“On Swift” by William Hazlitt (1778-1830)

“On Swift” by William Hazlitt (1778-1830) Swift’s ability as a poet is often overlooked because of his ability to write prose If he had never written “Tale of a Tub” or “Gulliver’s Travels”, he’d still be known as a poet Dry humor, agreeable morality, exquisite tone of irony, touching pathos blended with satire “Description of… Read more “On Swift” by William Hazlitt (1778-1830)

“Contentment” by Plutarch (46-120 AD)

“Contentment” by Plutarch (46-120 AD) How can money, reputation or power contribute to happiness & an untroubled life unless men find their presence agreeable & don’t always miss their absence What other than reason can restrain the irrational from getting out of control? Xenophon told us to be mindful of & honor the gods when… Read more “Contentment” by Plutarch (46-120 AD)

“The Character of Socrates” by Xenophon

“The Character of Socrates” by Xenophon Socrates always said what was on his mind to friends Also made sure that they were independent enough to pursue the avenues they were suited for He knew all his friends very well – often probing their minds w/ questions He taught his friends w/ all his heart the… Read more “The Character of Socrates” by Xenophon

“Of Youth & Age” by Francis Bacon (1561–1626)

Of Youth & Age – Francis Bacon Youth is a relative term Your mind is the real key But the youth tend to have a wilder imagination But some people are a bit too crazy & passionate to do anything productive Look at Caesar & Septimius Severus Septimius was known to be a wild child… Read more “Of Youth & Age” by Francis Bacon (1561–1626)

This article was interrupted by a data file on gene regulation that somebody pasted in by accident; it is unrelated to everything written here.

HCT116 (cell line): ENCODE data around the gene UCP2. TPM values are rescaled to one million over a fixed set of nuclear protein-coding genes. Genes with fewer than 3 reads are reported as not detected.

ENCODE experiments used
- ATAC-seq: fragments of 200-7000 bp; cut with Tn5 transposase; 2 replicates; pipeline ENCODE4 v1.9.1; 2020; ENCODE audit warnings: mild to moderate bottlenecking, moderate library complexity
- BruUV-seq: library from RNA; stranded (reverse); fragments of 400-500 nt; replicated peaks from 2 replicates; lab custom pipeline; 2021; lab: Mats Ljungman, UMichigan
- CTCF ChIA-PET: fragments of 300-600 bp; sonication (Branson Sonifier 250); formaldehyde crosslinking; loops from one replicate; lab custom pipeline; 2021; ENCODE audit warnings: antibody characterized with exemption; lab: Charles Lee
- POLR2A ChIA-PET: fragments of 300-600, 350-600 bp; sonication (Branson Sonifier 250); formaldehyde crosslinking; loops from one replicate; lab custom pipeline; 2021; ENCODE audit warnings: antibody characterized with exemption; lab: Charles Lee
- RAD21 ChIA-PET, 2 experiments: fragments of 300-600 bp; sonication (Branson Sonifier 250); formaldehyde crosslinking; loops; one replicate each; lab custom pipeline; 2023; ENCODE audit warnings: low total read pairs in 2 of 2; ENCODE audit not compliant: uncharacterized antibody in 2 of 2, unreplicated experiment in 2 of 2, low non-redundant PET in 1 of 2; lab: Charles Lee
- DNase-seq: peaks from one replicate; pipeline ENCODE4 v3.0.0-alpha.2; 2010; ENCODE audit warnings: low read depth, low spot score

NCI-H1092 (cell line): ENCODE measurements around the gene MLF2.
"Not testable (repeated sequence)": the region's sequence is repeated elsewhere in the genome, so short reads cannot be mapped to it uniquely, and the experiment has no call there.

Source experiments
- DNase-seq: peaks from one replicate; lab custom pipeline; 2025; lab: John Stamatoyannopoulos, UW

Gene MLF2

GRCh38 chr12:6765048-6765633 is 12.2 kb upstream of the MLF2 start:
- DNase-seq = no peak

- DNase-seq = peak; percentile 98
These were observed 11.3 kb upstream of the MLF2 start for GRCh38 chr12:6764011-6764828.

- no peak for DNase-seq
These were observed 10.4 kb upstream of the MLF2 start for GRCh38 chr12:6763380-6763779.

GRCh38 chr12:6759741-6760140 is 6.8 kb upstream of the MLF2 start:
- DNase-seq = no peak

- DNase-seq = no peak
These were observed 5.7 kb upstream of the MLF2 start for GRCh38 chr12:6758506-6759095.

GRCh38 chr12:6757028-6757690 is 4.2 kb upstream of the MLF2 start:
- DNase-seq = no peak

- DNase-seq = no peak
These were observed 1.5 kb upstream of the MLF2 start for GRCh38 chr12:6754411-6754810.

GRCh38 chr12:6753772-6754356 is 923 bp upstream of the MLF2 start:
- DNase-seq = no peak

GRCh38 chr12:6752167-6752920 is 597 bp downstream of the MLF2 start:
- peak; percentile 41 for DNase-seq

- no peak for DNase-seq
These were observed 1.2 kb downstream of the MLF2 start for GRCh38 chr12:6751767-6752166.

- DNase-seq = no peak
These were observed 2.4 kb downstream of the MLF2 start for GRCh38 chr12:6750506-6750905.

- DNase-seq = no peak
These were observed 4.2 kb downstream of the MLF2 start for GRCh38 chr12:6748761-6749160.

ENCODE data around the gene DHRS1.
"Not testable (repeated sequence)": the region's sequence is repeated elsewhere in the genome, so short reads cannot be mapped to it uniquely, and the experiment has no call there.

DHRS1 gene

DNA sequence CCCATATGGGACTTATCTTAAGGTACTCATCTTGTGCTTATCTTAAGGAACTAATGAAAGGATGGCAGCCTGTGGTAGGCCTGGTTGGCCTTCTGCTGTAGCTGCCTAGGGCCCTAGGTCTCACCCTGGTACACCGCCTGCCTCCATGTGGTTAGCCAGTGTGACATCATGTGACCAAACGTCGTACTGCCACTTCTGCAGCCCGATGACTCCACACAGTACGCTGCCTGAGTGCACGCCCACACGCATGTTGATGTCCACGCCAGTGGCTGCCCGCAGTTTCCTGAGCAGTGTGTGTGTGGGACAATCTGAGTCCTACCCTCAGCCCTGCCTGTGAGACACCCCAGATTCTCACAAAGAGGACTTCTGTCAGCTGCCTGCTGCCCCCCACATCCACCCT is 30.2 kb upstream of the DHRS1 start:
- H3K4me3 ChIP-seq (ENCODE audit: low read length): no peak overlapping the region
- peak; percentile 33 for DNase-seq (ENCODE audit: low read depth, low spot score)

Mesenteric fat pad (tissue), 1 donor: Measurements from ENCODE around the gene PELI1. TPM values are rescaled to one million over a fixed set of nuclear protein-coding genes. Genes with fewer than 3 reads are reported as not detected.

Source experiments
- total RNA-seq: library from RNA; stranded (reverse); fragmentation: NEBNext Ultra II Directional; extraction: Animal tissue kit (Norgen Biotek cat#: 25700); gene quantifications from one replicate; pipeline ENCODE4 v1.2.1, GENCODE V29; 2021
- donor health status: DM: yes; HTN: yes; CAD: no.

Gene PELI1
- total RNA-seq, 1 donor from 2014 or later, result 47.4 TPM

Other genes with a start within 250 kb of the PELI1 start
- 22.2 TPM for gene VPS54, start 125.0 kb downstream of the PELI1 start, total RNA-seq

“Upon Some Verses of Virgil” by Michel de Montaigne (1580-1595)

“Upon Some Verses of Virgil” by Michel de Montaigne Montaigne is getting older and all he’s got left is to look back at life. He wants to live a comfortable life but wants to be temperate and moderate. This is difficult because comfort requires avoiding pain and that means going toward pleasure, the opposite of… Read more “Upon Some Verses of Virgil” by Michel de Montaigne (1580-1595)

“That the Relish of Good and Evil Depends in a Great Measure upon the Opinion We Have of Them” – Michel de Montaigne (1580-1595)

any That the Relish of Good and Evil Depends in a Great Measure upon the Opinion We Have of Them – Michel de Montaigne People are often bothered by their views on things, not the things themselves. We choose to see them as good or bad. If that’s so, why not choose to see things… Read more “That the Relish of Good and Evil Depends in a Great Measure upon the Opinion We Have of Them” – Michel de Montaigne (1580-1595)

“Of the Education of Children” by Michel de Montaigne (1580-1595)

Montaigne is asked by Madame Diane de Foix, on what the best way of educating a child is. He starts off saying he doesn’t know and then goes on for many pages on the best sort of education. It’s very difficult to read into what a child’s natural talents are and how to cultivate them.… Read more “Of the Education of Children” by Michel de Montaigne (1580-1595)

“Of Pedantry” by Michel de Montaigne (1580-1595)

“Of Pedantry” I was always annoyed, when watching Italian farces, to see the pedant (teacher, tutor) to be the complete idiot of the play. Perhaps it was because they just weren’t able to explain themselves to the rest of the characters but it seems that a lot of people are annoyed with pedantry. Even the… Read more “Of Pedantry” by Michel de Montaigne (1580-1595)